MARIAN Finucane's panels are generally composed of oligarchs, members of the commentariat and political apparatchiks. But sometimes there's also room for populist folk heroes ... like solicitor Gerald Kean.
This week he turned his attention to his intention to avoid the property tax ... on one of his properties (his office had already paid the charge on another).
Gerald explained that this was because this government was "like the last government", explained his affinity with the common man, lambasted "pen-pushing bureaucrats" and went on a bit of a rant about expensive "quangos".
Quangos! How delightfully retro!
I hadn't heard the word in a while.
Well, whatever about "pen-
pushing bureaucrats" not all the members of the commentariat on the show were that enamoured with Kean's anti-quango, anti-property-tax stance. (Actually, I'm not sure he was standing. I like to think the gregarious Gerald may have been reclining on a divan, being fed grapes by a servant boy.)
"I hope you feel better after all that rant, Gerald," scolded Judge Catherine McGuinness and suggested that if he had evidence of wasteful quangos he should take it to the authorities. Kean responded by referencing the McCarthy Report.
McGuinness and her fellow commentarians Jim Power (economist), Sam Smyth (journalist) and Nora Owen (ex-minister/ quizmistress) were troubled by the notion of Gerald disobeying the law.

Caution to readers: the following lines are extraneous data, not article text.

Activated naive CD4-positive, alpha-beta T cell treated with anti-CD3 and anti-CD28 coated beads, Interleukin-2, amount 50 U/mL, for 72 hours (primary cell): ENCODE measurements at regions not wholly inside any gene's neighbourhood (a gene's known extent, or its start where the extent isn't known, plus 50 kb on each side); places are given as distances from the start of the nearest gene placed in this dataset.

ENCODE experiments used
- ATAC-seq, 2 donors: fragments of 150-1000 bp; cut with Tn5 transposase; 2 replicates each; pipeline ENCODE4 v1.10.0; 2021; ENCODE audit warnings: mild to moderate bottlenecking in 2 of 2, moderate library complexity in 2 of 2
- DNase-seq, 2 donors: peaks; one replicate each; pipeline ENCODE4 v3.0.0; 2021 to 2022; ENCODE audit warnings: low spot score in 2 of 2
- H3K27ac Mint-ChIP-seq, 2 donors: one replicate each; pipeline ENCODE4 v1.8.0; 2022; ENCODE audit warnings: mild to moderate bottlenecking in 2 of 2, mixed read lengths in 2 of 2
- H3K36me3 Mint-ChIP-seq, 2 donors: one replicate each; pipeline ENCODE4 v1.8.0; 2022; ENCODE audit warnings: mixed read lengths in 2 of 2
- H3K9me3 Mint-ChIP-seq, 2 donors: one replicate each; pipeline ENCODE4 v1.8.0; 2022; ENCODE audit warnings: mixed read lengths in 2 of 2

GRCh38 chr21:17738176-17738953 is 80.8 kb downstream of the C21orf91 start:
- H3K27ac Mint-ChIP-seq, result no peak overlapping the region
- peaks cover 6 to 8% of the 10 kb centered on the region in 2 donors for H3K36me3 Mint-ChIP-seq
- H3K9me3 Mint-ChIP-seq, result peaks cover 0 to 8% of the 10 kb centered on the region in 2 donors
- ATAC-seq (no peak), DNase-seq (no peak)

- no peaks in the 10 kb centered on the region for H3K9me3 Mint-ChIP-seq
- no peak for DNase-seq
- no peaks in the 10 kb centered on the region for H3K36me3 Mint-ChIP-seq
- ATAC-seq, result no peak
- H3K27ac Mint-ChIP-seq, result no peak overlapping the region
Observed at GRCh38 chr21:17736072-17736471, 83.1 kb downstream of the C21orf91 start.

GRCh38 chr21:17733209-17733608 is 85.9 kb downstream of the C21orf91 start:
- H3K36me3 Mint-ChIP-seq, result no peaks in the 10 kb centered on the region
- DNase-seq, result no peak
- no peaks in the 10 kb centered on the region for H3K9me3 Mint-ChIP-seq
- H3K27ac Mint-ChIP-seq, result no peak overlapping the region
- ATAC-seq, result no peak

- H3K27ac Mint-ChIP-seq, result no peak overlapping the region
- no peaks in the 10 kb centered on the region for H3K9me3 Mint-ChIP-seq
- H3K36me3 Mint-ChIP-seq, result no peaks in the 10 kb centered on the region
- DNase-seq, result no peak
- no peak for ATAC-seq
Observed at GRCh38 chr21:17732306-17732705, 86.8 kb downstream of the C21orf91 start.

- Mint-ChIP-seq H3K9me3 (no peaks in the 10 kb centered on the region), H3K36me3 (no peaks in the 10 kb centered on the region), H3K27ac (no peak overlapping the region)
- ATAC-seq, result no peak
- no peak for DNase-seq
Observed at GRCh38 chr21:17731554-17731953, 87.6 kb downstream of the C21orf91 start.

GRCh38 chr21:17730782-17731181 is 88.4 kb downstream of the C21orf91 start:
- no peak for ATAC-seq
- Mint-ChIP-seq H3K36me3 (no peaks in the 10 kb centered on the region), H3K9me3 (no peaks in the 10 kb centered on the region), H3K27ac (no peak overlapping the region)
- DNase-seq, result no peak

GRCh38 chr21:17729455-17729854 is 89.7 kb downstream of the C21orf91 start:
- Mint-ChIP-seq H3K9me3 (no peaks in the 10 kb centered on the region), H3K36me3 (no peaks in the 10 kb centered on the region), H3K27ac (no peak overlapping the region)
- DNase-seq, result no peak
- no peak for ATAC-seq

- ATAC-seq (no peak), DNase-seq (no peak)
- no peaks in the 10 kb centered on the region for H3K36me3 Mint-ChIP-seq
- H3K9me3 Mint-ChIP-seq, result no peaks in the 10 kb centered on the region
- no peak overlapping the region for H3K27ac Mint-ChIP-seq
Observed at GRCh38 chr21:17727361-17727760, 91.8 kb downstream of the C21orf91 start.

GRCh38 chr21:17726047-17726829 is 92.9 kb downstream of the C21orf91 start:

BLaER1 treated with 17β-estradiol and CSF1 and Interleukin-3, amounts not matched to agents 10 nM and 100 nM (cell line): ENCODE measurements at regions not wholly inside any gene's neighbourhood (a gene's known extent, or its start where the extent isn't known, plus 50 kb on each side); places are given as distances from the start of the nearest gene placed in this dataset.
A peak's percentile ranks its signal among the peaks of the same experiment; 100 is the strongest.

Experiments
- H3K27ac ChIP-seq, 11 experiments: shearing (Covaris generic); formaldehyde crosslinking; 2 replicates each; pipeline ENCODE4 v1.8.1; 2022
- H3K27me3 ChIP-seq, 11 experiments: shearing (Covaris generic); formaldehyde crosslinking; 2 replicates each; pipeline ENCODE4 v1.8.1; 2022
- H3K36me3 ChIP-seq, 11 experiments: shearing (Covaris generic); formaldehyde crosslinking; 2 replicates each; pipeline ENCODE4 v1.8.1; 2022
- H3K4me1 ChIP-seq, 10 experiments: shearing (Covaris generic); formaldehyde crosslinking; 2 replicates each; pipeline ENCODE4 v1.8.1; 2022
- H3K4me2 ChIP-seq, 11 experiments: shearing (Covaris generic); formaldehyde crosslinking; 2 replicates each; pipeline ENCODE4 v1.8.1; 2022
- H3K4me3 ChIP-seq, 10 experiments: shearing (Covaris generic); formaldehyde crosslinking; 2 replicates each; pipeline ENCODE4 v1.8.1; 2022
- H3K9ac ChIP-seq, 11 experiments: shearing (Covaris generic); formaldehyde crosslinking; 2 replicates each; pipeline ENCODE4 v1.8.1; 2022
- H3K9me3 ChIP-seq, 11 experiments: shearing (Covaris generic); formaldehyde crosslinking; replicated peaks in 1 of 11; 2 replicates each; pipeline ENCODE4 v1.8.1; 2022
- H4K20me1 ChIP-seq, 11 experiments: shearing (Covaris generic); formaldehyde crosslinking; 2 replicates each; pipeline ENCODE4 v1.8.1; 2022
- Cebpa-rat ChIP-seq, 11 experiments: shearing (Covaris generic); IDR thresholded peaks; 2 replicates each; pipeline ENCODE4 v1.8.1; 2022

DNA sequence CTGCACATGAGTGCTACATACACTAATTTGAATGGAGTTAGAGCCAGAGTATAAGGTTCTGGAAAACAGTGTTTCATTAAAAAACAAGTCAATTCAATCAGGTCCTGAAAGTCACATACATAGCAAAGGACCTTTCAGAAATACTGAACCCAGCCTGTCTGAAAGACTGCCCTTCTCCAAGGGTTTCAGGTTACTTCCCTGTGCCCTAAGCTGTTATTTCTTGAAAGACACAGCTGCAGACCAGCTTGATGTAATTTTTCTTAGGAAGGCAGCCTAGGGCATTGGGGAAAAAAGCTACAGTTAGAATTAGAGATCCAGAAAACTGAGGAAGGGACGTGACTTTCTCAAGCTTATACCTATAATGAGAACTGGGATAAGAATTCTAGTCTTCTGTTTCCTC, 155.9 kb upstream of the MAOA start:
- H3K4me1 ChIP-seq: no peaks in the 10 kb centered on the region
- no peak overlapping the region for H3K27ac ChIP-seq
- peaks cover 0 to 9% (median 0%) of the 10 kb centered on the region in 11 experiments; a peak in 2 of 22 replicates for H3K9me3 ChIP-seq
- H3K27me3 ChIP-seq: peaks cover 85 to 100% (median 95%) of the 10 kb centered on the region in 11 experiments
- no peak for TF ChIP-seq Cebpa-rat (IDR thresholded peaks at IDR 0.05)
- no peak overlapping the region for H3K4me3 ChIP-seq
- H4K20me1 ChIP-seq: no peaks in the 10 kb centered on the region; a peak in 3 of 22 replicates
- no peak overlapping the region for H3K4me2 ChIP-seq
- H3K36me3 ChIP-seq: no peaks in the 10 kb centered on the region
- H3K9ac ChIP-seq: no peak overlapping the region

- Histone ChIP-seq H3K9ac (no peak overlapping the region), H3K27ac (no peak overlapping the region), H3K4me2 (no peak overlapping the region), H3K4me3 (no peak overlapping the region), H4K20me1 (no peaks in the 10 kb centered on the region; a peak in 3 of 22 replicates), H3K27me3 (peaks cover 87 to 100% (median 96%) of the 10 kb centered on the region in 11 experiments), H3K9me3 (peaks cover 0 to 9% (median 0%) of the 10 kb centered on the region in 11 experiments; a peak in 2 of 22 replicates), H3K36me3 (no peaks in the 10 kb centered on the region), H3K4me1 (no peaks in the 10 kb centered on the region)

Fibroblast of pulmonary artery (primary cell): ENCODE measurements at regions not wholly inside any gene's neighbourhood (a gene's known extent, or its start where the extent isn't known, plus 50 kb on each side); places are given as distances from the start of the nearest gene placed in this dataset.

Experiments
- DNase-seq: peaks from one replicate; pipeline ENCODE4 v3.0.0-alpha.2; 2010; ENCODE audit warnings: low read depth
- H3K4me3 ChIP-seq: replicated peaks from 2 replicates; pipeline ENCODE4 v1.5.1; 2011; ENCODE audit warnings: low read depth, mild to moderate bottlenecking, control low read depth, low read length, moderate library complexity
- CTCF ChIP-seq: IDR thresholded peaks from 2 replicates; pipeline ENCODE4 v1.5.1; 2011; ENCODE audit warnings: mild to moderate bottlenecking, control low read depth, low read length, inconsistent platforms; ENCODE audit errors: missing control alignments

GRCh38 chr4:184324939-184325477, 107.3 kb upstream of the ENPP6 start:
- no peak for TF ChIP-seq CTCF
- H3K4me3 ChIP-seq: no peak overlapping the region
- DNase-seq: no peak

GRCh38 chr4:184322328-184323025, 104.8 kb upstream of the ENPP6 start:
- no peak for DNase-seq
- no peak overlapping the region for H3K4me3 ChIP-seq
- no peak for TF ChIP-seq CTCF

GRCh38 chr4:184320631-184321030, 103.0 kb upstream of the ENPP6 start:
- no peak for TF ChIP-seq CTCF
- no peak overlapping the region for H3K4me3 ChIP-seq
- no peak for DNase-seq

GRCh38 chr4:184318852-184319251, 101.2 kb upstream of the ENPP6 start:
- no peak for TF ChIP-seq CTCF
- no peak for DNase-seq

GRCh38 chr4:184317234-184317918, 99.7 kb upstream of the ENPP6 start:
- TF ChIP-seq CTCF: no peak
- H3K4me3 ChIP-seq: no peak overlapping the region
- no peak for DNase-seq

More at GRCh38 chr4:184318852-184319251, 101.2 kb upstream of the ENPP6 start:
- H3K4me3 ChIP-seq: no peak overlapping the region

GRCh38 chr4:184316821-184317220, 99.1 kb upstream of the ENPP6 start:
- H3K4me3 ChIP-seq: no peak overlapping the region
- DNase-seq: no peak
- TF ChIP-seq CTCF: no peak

So they equated household taxation, a norm all over Europe, with something ordinary people would understand: socialising. €100 was the equivalent of a night on the town (really?), explained the Judge, while Jim Power revealed that "if you cut back on less than a half pint a week you'd pay your property charges."
I nearly spat out my morning beer, I was so offended.
"He is the man about town, the man of the feathers and he is beautiful ... cock of the walk," said Marie-Louise O'Donnell a few days later, but she wasn't referring to Gerald Kean.
No, those words were spoken about actual cockerels, as she described a visit to a poultry market. Before long she and Pat Kenny were explaining how baby chickens were made.
"They mate, as the fella says, 'like the resht of us!'" said Marie-Louise. "The hens are covered."
"That is the polite term," said Pat (he didn't mention the impolite one).
"The cockerel mounts the hen," continued Marie-Louise. "And that's what he does."
"He has to flap away," prompted Pat.
"He flaps away and he flaps away until she has accepted the flapping, as they say," said Marie-Louise. "And doesn't turn her head and peck him in the chest."
This moving depiction of thwarted chicken love felt analogous to the Government's handling of the Household Charge. It seemed particularly apt as I listened to Minister Phil Hogan flap away on the same programme the next day. "I would encourage you to pay this modest charge," he flapped.
On Moncrieff, Henry McKean interviewed some Castlebar residents and discovered that many would rather peck the flapping minister in the chest (figuratively speaking) than pay more taxes.
Then on The Last Word, Matt Cooper entered the chicken coop like a wily fox, caught Big Phil and gave him a good shake.
"You've made a hames of it," he said, before outlining a litany of failures regarding the introduction of the tax, noting that Hogan had once rejected a voluntary pay cut because "his personal circumstances wouldn't allow it".
He also joined the dots between local taxation and the findings of the Mahon Tribunal. "Are you confident ... that all the local authorities are deserving of this money?" he asked, before repeating allegations that Hogan had "nixed" a number of planning reviews. Hogan denied this, but it just sounded like more flapping.